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tv   Way Too Early  MSNBC  November 18, 2015 2:30am-3:01am PST

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[ gunshots ] breaking news this morning. you can hear the gunfire, dramatic raids playing out overnight as police exchange that gunfire with suspects in the paris terror attacks. right now, at least one person is dead. there are reports as many as two. five are under arrest. in raids targeting the suspected linchpin at the center of it all. plus, two air france jets departing from the u.s. diverted en route to paris after bomb threats are called in. imagine the fear on those planes. meanwhile, russia steps up attacks on isis headquarters in syria. joining the air campaigns of france and the u.s.
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good morning, it is wednesday, november 18th, i'm chris jansing reporting live from paris for this special edition of "way too early." it is now 11:30 a.m. here. suspects are now in custody. one, at least one, is dead. another still holed up in a raid that began around 4:20 local time. so more than seven hours ago. the reported target of the raid, the so-called mastermind, abdelhamid abaaoud who police believe was in the apartment along with several other heavily armed people. police stormed the building and national police say that five officers were injured, although not seriously, as both sides exchanged gunfire. again, those injuries of the police not life threatening, although a police dog was killed in the raid. the paris prosecutor's office says one woman in the apartment activated her explosive belt at the very beginning of the assault, and she is dead. according to wire reports, one other person was killed, as well. and at least four men and another woman were arrested in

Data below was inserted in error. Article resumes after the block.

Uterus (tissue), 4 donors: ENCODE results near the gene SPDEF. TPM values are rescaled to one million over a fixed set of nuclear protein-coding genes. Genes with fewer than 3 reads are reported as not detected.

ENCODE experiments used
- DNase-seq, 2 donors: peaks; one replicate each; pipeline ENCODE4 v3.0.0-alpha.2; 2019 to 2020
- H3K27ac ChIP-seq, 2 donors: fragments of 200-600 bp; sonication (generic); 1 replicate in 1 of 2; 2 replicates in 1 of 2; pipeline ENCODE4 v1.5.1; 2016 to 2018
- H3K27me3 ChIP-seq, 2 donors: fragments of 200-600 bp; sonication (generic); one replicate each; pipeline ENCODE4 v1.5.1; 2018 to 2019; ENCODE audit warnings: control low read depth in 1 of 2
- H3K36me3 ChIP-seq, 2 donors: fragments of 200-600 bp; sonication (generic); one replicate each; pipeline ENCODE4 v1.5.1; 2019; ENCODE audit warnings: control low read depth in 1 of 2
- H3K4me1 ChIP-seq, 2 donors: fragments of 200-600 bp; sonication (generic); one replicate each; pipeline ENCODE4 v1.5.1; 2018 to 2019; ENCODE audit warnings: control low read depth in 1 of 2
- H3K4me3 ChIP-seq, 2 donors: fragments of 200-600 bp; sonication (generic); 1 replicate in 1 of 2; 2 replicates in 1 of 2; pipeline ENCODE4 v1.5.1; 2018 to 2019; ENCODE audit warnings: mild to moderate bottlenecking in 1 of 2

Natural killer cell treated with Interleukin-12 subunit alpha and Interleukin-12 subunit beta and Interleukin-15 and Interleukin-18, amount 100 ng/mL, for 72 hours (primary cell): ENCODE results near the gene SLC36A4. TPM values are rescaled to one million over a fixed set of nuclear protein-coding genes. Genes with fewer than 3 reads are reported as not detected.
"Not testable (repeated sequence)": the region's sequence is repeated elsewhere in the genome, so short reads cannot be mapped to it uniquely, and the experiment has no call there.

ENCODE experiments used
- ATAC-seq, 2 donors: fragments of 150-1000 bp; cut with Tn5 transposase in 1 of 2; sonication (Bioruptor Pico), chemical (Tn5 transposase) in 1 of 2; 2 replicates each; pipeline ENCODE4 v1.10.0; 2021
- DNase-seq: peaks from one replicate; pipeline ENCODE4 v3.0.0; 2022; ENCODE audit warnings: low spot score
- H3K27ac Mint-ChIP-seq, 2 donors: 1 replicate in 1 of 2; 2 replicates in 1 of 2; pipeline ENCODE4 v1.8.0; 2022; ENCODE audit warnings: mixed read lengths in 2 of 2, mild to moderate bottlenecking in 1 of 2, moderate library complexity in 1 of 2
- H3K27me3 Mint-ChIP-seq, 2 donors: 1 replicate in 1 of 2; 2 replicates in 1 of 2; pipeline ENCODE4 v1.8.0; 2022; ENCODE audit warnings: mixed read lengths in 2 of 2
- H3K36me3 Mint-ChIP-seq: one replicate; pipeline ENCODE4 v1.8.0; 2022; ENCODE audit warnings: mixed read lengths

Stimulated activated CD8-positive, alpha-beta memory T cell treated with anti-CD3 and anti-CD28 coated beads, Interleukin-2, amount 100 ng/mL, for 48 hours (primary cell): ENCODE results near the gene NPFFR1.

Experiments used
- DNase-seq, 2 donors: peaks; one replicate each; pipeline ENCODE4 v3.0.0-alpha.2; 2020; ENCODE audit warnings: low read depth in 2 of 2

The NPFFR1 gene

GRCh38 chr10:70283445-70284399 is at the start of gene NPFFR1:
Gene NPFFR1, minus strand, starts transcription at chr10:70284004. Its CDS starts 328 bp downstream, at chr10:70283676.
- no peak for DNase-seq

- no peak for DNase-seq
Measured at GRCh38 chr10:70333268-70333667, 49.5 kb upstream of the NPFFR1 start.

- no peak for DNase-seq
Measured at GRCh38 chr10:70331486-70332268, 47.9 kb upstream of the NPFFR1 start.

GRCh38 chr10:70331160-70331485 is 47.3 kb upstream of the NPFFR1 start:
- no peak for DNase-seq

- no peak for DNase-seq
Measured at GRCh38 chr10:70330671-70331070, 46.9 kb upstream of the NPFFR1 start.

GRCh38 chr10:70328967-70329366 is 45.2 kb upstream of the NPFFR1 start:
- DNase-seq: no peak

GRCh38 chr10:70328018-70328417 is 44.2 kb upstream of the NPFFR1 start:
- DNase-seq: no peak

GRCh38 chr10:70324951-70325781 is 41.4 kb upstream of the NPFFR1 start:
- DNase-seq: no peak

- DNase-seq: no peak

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the raid. wire services report as many as seven are now in custody. just stop, take a listen, to some of the sounds from the gun battle. and then later, explosions. [ gunshots ] [ gunshots ] [ explosions ] >> i see it. paris police say that one civilian passerby was injured. and that they do not want to
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divulge too much information, because the operation is still ongoing, and they believe there are collaborators in other locations. possibly monitoring media. the gunfire has stopped, however. the neighborhood is tense with heavily armed soldiers and police crouched and ready for action. local schools are closed this morning. trains are not running in that area. authorities are asking the public not to go outside. joining us now, nbc news chief foreign correspondent richard engel, who witnessed much of the raid last night. set the scene for us as you see it now, richard. >> well, people here are not obeying that order anymore not to stay outside. they have come outside. they are looking around, they are inspecting to see what happened here just a few hours ago. and it began with that raid when police, riot police, planned to go in with the dog to try and capture the mastermind that french officials say organized the paris attacks. suddenly they were met with gunfire and a female suicide